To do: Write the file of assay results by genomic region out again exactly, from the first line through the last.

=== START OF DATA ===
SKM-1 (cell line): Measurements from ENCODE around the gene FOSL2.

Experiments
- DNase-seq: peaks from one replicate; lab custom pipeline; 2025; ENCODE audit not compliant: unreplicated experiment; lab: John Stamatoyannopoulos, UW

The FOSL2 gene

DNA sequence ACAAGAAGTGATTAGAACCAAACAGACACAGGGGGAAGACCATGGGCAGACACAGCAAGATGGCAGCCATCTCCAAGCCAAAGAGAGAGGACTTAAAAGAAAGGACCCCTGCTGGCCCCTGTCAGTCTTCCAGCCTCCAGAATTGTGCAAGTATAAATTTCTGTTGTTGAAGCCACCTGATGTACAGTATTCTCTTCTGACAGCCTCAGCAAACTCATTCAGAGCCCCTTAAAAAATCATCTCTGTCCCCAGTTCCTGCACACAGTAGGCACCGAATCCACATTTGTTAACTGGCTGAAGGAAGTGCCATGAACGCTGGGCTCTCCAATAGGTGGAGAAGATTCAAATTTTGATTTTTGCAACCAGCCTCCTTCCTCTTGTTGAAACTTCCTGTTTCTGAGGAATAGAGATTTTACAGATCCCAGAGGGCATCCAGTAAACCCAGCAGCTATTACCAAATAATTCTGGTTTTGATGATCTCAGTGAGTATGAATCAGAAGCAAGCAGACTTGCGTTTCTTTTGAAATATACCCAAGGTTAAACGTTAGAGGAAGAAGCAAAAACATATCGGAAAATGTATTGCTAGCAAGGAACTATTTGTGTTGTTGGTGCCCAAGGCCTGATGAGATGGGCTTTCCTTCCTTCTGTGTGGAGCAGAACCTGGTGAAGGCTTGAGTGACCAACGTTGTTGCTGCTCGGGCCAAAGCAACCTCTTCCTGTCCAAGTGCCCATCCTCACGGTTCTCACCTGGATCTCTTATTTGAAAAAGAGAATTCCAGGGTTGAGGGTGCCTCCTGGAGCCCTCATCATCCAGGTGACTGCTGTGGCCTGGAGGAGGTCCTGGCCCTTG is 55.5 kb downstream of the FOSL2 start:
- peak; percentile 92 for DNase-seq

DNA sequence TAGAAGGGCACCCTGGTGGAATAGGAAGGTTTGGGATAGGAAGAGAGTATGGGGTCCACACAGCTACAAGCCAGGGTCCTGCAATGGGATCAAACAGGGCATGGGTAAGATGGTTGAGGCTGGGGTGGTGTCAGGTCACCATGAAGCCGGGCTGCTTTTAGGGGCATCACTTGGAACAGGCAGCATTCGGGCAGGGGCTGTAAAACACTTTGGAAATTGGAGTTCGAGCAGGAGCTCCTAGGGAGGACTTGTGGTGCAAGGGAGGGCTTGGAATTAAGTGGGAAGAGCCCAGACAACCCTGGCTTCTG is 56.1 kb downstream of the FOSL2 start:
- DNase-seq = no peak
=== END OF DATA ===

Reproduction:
SKM-1 (cell line): Measurements from ENCODE around the gene FOSL2.

Experiments
- DNase-seq: peaks from one replicate; lab custom pipeline; 2025; ENCODE audit not compliant: unreplicated experiment; lab: John Stamatoyannopoulos, UW

The FOSL2 gene

DNA sequence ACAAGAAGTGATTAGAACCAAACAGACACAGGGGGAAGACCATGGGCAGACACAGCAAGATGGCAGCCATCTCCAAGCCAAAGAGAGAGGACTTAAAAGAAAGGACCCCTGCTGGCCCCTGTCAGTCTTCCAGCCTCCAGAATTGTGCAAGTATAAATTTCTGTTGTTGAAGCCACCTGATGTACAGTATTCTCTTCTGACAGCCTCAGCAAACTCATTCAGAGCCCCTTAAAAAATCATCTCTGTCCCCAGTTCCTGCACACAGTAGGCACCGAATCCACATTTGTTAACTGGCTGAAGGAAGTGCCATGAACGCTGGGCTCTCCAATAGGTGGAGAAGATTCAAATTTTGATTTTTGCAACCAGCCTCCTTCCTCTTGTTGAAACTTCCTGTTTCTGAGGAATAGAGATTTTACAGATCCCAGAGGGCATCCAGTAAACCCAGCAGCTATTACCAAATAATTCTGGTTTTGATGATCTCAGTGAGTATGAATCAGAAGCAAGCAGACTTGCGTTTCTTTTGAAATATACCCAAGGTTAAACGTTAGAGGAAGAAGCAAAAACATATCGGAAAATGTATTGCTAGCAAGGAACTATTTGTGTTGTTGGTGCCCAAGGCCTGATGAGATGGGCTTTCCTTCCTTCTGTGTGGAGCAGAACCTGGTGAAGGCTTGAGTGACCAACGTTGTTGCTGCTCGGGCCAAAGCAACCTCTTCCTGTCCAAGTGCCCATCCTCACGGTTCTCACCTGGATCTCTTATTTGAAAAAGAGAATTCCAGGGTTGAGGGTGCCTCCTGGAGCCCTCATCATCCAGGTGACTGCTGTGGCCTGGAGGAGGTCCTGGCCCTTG is 55.5 kb downstream of the FOSL2 start:
- peak; percentile 92 for DNase-seq

DNA sequence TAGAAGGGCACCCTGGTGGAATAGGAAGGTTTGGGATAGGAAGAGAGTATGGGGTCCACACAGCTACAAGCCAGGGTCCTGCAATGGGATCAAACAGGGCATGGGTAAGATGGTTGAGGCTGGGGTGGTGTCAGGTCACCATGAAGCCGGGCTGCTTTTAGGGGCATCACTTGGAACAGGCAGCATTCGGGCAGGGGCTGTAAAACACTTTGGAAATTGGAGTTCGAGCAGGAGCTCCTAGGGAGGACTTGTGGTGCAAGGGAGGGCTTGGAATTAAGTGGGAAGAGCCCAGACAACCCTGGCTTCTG is 56.1 kb downstream of the FOSL2 start:
- DNase-seq = no peak